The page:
Three months before the US presidential election, the military-intelligence apparatus is engaged in an unprecedented public campaign on behalf of Democrat Hillary Clinton, denouncing her Republican opponent Donald Trump and declaring him unfit and unacceptable for the position of “commander-in-chief.”
Former acting CIA Director Michael Morell fired the first shot against Trump last Friday, in an op-ed column in the New York Times. Fifty former national security officials of Republican administrations followed Monday with an open letter denouncing Trump, also published by the Times on its web site.
The language of the open letter is caustic and unequivocal: Trump “would be a dangerous President;” he “has little understanding of America’s vital national interests;” he “persistently compliments our adversaries and threatens our allies and friends.”
The 50 signatories declare that some will vote for Clinton, others will not, but none will vote for Trump because they “are convinced that in the Oval Office, he would be the most reckless President in American history.”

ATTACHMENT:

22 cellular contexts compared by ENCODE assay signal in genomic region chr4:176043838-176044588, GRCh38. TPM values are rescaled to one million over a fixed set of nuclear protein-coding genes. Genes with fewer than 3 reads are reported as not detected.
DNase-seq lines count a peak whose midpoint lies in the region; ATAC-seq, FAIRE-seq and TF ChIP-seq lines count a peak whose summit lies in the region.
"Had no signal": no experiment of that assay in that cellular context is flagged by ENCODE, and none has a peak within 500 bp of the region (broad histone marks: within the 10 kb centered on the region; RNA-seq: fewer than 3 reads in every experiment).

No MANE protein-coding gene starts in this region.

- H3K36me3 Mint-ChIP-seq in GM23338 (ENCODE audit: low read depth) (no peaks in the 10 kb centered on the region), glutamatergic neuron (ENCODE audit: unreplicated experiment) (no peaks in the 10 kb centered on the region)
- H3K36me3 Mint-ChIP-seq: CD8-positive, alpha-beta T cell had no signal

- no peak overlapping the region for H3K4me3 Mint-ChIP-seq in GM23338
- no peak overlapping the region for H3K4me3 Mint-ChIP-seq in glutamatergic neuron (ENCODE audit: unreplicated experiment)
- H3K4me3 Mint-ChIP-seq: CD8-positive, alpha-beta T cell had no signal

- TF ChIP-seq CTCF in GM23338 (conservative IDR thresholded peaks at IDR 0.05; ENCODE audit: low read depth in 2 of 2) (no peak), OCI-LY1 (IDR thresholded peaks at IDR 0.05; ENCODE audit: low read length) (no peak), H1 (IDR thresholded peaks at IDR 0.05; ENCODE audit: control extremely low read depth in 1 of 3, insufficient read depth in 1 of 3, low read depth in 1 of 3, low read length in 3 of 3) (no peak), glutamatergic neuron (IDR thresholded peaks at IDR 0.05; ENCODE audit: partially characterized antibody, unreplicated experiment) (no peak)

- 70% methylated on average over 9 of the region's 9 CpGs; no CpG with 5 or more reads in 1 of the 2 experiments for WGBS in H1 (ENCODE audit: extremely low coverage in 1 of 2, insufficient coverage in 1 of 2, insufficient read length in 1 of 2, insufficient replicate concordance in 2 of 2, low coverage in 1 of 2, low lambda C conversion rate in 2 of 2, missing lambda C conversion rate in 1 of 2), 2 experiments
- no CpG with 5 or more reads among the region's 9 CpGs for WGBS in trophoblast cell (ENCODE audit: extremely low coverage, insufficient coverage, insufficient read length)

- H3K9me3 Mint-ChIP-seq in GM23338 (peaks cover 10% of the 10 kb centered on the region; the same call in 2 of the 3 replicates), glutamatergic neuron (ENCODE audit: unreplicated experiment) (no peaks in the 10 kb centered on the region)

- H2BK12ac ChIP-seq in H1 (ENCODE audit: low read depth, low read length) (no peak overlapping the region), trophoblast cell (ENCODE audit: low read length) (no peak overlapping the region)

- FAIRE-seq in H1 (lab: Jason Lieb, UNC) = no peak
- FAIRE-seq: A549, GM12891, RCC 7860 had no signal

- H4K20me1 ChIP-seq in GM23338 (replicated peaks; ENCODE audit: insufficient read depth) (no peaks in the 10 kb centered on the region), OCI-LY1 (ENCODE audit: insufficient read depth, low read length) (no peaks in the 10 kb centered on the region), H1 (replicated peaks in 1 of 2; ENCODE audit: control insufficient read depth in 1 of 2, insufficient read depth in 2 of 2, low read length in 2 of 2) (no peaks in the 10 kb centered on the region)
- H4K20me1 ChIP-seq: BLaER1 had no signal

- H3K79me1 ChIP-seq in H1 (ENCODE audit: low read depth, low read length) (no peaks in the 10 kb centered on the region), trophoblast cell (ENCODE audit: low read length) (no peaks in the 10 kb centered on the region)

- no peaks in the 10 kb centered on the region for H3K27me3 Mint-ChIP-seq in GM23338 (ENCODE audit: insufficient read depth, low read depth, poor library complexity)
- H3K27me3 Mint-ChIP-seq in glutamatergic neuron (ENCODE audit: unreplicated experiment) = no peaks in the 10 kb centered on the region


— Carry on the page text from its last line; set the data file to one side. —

The letter describes Trump’s character in the harshest terms: “He is unable or unwilling to separate truth from falsehood. He does not encourage conflicting views. He lacks self-control and acts impetuously. He cannot tolerate personal criticism. He has alarmed our closest allies with his erratic behavior. All of these are dangerous qualities in an individual who aspires to be President and Commander-in-Chief, with command of the U.S. nuclear arsenal.”
The list of signatories includes officials of Republican administrations going back to Richard Nixon, with a heavy representation of former top-level officials of the George W. Bush administration. These include former CIA and NSA director Michael Hayden, former director of National Intelligence John Negroponte, former secretaries of Homeland Security Michael Chertoff and Tom Ridge, and former deputy secretary of state Robert Zoellick.
Joining them are a large number of officials responsible for some of the worst crimes of American imperialism, particularly the 2003 invasion of Iraq (supported by Clinton) and the subsequent US occupation: Robert Blackwill, Eliot Cohen, Eric Edelman, Peter Feaver, James Jeffrey, Meghan O’Sullivan, Kori Schake, Kristen Silverberg, William H. Taft IV, Dov Zakheim, and Philip Zelikow, among others.